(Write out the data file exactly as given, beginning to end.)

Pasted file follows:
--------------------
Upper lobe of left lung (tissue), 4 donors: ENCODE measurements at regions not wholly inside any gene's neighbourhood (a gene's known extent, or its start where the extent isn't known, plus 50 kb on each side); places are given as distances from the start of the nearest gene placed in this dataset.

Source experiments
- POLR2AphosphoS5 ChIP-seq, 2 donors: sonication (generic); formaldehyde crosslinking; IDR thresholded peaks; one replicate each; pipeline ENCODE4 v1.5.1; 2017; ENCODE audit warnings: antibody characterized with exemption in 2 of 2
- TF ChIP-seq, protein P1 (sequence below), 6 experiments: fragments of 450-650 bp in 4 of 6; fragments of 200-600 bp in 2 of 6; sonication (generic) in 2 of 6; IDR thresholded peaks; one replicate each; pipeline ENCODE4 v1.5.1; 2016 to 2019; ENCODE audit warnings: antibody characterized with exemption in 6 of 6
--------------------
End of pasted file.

Upper lobe of left lung (tissue), 4 donors: ENCODE measurements at regions not wholly inside any gene's neighbourhood (a gene's known extent, or its start where the extent isn't known, plus 50 kb on each side); places are given as distances from the start of the nearest gene placed in this dataset.

Source experiments
- POLR2AphosphoS5 ChIP-seq, 2 donors: sonication (generic); formaldehyde crosslinking; IDR thresholded peaks; one replicate each; pipeline ENCODE4 v1.5.1; 2017; ENCODE audit warnings: antibody characterized with exemption in 2 of 2
- TF ChIP-seq, protein P1 (sequence below), 6 experiments: fragments of 450-650 bp in 4 of 6; fragments of 200-600 bp in 2 of 6; sonication (generic) in 2 of 6; IDR thresholded peaks; one replicate each; pipeline ENCODE4 v1.5.1; 2016 to 2019; ENCODE audit warnings: antibody characterized with exemption in 6 of 6